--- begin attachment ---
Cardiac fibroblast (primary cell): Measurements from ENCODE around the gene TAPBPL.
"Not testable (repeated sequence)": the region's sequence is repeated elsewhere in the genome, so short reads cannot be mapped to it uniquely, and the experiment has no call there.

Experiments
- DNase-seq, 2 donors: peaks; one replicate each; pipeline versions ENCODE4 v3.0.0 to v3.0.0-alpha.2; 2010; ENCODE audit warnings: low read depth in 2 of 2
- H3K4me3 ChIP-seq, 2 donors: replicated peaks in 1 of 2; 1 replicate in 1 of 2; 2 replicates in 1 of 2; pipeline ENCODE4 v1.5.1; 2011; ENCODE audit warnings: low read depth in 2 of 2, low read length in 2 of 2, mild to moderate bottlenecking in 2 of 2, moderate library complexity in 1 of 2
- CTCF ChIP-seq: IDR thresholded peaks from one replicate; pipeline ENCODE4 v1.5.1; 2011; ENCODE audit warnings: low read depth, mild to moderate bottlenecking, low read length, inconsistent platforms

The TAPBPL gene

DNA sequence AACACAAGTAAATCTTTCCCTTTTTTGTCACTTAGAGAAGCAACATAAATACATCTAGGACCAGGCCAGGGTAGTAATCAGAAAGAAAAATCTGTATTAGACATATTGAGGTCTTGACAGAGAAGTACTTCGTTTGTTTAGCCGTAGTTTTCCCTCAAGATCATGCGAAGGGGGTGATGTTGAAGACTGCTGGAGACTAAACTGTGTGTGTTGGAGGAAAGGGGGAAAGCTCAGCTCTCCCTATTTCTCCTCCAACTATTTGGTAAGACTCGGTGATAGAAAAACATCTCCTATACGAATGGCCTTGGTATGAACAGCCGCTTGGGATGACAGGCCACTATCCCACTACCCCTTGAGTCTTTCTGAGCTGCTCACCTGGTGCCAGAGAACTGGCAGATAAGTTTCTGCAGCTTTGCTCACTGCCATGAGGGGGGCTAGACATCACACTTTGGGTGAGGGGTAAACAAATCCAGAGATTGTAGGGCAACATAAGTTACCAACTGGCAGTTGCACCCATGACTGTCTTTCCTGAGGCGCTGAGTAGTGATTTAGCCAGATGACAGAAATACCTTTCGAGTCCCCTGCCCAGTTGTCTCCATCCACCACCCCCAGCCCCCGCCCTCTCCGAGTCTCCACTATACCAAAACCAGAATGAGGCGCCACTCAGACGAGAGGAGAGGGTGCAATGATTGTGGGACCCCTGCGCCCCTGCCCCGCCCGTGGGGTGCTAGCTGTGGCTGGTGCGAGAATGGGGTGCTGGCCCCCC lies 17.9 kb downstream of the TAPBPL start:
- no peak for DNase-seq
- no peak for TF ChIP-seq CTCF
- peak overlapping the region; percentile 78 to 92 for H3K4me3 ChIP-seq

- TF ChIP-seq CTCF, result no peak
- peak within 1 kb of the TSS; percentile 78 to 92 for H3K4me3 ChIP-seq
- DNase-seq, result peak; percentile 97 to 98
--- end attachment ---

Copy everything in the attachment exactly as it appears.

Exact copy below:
Cardiac fibroblast (primary cell): Measurements from ENCODE around the gene TAPBPL.
"Not testable (repeated sequence)": the region's sequence is repeated elsewhere in the genome, so short reads cannot be mapped to it uniquely, and the experiment has no call there.

Experiments
- DNase-seq, 2 donors: peaks; one replicate each; pipeline versions ENCODE4 v3.0.0 to v3.0.0-alpha.2; 2010; ENCODE audit warnings: low read depth in 2 of 2
- H3K4me3 ChIP-seq, 2 donors: replicated peaks in 1 of 2; 1 replicate in 1 of 2; 2 replicates in 1 of 2; pipeline ENCODE4 v1.5.1; 2011; ENCODE audit warnings: low read depth in 2 of 2, low read length in 2 of 2, mild to moderate bottlenecking in 2 of 2, moderate library complexity in 1 of 2
- CTCF ChIP-seq: IDR thresholded peaks from one replicate; pipeline ENCODE4 v1.5.1; 2011; ENCODE audit warnings: low read depth, mild to moderate bottlenecking, low read length, inconsistent platforms

The TAPBPL gene

DNA sequence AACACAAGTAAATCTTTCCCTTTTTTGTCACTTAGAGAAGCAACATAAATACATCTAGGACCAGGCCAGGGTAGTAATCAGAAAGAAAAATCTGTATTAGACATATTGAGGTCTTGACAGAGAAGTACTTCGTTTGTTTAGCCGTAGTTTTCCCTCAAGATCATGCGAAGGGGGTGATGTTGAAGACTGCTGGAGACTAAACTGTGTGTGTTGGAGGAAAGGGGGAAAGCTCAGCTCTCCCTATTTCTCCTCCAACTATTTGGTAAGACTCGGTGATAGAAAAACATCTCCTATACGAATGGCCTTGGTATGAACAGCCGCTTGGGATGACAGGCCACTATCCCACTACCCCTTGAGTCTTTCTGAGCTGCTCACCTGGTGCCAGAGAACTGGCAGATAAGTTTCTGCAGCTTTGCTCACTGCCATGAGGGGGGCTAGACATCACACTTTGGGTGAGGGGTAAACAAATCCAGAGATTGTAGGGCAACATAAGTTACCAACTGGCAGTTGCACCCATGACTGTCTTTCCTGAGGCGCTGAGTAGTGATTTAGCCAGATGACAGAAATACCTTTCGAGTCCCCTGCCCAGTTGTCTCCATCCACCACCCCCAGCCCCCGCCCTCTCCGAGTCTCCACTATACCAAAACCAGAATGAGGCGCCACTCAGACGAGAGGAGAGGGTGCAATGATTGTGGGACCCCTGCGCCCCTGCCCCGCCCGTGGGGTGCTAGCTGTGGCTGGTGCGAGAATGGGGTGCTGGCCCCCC lies 17.9 kb downstream of the TAPBPL start:
- no peak for DNase-seq
- no peak for TF ChIP-seq CTCF
- peak overlapping the region; percentile 78 to 92 for H3K4me3 ChIP-seq

- TF ChIP-seq CTCF, result no peak
- peak within 1 kb of the TSS; percentile 78 to 92 for H3K4me3 ChIP-seq
- DNase-seq, result peak; percentile 97 to 98